I always forget what it's like to watch a Michael Moore movie right before I watch one. I've enjoyed every one of his features, but the time in between viewings is spent talking myself into believing I'm above them in some way. It's a strange thing. I could be projecting the anger I feel for the people done wrong in his films. I bleed middle class, so much of his subject matter enrages me already. Capitalism: A Love Story is about rich people making money for making themselves rich. I've got a lot of middle fingers for most of these people. It's too bad I'm only critiquing the movie about them.
"Human identity is no longer defined by what one does, but by what one owns." Said over 30 years ago by President Jimmy Carter in an invigorating televised speech, it's a quote that is no less relevant now than it was at the time, and that was before Reagan. In Capitalism: A Love Story, Michael Moore, whatever his political intentions may be, gives us an overview of how fucked up America is where money is involved. I can't imagine how hard it was for him to limit himself to a two-hour running time. Moore plays Informative Robin Hood as he gives numerous examples of how the banking and housing industries have inflated all things financial to a point where only those in banking and housing industries can afford to live comfortably. America has always thrived on circular logic like this.
Though its title is obviously sarcastic, Capitalism doesn't really shit all over the economic structure of capitalism itself, but rather its stronghold in a supposedly democratic nation. The beginning of the doc sardonically covers the transition from the "good old days" of the '50s and '60s to the Reagan era, complete with corporate America's visible stronghold over politicians and government. Moore reminds us of his Nostradamus-like prescience with Roger & Me clips predicting the fate of General Motors. There are lots of people who lost their jobs and houses juxtaposed with wealthy, multi-home owners. Add a hilarious song about Cleveland and some political wrongdoings, and things are breezily enlightening, but with a juvenile sense of arrangement.
That's how you get reeled in, and then Moore drops most of the humor (though keeps a sharp tongue), and delves into heavier issues, such as employee-death profiteering. Moore starts name-checking financial companies and their ballooned worth, pigeonholing Wall Street at every turn. Occasionally, Moore adds himself to the mix, but it seems lazy on his part, and in a post-Sasha Cohen world, it's not very convincing. But there are tsunamis more subtle than this filmmaker, so I couldn't expect anything different.
A large chunk covers the hyper-drama of the stock market kabooming, and the fear tactics then used to make America think that the banks are what keep the majority of this country's population thriving. It's nothing The Daily Show hasn't shown us, but in this context, it seems all the more maddening and inconceivable. So, when things kind of conclude on more hopeful notes, it rouses a rebel yell and you want more, more, more (or not).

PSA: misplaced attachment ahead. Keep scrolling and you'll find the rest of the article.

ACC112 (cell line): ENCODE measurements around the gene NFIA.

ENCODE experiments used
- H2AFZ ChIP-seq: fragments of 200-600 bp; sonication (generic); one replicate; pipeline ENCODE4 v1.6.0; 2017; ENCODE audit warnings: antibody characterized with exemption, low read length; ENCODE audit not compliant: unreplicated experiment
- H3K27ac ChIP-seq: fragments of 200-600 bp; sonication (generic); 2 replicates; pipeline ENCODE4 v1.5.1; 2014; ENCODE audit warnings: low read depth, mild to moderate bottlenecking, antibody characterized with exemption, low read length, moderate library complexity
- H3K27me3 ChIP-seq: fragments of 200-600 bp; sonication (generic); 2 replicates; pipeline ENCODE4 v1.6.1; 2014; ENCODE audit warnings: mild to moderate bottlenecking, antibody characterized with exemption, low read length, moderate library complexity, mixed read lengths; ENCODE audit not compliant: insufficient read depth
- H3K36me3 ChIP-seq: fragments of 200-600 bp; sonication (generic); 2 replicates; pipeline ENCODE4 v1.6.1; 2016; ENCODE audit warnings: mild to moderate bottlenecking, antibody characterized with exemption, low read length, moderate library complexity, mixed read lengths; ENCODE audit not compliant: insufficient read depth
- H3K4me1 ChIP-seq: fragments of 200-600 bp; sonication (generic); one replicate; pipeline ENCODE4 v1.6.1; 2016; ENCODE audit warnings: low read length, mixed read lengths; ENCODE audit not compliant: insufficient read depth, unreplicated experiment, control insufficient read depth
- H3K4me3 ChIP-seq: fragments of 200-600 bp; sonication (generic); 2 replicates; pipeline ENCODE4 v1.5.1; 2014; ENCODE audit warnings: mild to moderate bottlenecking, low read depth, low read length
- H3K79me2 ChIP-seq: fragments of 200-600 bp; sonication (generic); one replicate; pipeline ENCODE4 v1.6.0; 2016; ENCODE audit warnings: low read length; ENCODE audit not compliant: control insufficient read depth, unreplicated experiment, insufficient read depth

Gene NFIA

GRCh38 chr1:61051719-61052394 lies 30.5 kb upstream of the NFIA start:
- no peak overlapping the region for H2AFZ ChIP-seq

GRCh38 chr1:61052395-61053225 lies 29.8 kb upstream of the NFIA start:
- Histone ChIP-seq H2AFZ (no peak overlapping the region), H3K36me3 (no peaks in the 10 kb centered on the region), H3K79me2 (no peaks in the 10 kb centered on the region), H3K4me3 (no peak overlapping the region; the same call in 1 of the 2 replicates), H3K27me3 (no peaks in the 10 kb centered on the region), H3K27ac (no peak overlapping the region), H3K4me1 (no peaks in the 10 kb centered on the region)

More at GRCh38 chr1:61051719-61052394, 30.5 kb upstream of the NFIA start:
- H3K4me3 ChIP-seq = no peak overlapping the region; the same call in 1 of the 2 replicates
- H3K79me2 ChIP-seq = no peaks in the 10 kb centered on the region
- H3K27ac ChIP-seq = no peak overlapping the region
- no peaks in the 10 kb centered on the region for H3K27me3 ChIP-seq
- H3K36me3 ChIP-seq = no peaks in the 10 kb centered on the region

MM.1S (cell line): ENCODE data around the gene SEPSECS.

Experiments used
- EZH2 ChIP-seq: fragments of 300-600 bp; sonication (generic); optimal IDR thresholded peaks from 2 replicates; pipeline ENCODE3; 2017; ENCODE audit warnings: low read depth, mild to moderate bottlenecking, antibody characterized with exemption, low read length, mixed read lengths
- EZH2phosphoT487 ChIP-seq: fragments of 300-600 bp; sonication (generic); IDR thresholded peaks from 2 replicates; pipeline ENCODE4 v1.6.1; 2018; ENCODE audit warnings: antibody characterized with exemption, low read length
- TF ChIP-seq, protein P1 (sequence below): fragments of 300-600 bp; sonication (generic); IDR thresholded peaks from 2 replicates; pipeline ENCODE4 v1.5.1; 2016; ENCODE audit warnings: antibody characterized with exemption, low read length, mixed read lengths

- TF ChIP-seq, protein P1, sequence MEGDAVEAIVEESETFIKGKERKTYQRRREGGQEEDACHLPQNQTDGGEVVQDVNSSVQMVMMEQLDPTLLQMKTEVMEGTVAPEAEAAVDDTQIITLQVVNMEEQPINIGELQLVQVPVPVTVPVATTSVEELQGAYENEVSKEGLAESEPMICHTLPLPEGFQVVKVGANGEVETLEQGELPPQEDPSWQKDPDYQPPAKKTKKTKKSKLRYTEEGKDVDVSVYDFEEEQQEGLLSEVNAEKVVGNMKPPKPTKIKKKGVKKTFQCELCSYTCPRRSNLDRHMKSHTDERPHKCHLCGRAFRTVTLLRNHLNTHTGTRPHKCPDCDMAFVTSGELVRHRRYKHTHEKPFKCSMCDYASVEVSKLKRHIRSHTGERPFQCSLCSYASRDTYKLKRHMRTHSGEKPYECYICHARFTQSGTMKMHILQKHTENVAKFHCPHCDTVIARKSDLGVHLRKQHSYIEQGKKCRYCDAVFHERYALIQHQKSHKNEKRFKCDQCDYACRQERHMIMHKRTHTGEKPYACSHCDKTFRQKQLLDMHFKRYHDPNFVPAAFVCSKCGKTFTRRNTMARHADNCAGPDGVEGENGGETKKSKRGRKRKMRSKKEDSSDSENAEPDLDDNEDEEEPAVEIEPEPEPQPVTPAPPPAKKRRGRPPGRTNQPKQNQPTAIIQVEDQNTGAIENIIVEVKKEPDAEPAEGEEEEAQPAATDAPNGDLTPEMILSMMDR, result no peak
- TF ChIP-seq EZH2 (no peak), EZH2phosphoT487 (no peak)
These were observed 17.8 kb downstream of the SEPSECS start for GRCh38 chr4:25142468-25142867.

It's tough for me to call bullshit on most of Capitalism: A Love Story, because all the facts seem pretty straightforward. The editorializing is consciously done for laughs, so it's only when he's finishing someone's sentence that he comes across as more than an evil spirit guide. As sympathetic as I felt for people whose homes were being foreclosed, they all called themselves hardworking homeowners, so I'm not quite sure why these people's houses were being foreclosed upon. Were they hardworking, but easy paying? If so, then it's just desserts.
Again, it could be the ever-present thinness of my wallet speaking, but Michael Moore has once again raised my blood pressure and further darkened my view of greedy people. The segments that included full co-op businesses where the owners/workers do everything themselves are influential, and make me want to research more. All I want a documentary, however skewed, to be is effective, and that's clearly the case here. I'd stake exactly one dollar on it.
Take out your fingers, because there are 10, count them, 10 featurettes on this thing, with names too long to mention. Their length, and quality, equal an entirely separate film. Some are extended cuts of interviews that appear briefly in the feature. Some are entire segments that were cut. One is Jimmie Carter's badasssss speech from '79.
Two segments cover movements that aim to take the housing back from banks who allow neighborhoods to go into despair by not selling houses. It's the kind of stuff that would piss off a banker or eviction-notice guy, but it makes a whole lot of sense. There's an extended take with House Rep Elijah Cummings, in which Cummings sounds like the most level-headed suit wearer in Washington D.C. Chris Hodges, Pulitzer winner, gives his extended take on capitalism, and he also sounds like a genius. There's a talk with a priest whose genius is questionable. One feature is about farming for communities, and one covers an independently run taxi service. Professor Tom Webb is an expert on worker co-ops, and he sheds an informative light on the entire process. Finally, besides trailers, there's an inspiring look at the North Dakota state bank, and how well it stands up to privatized banks. It's by far the best set of extras one could hope for, at least involving the same topic as the feature itself.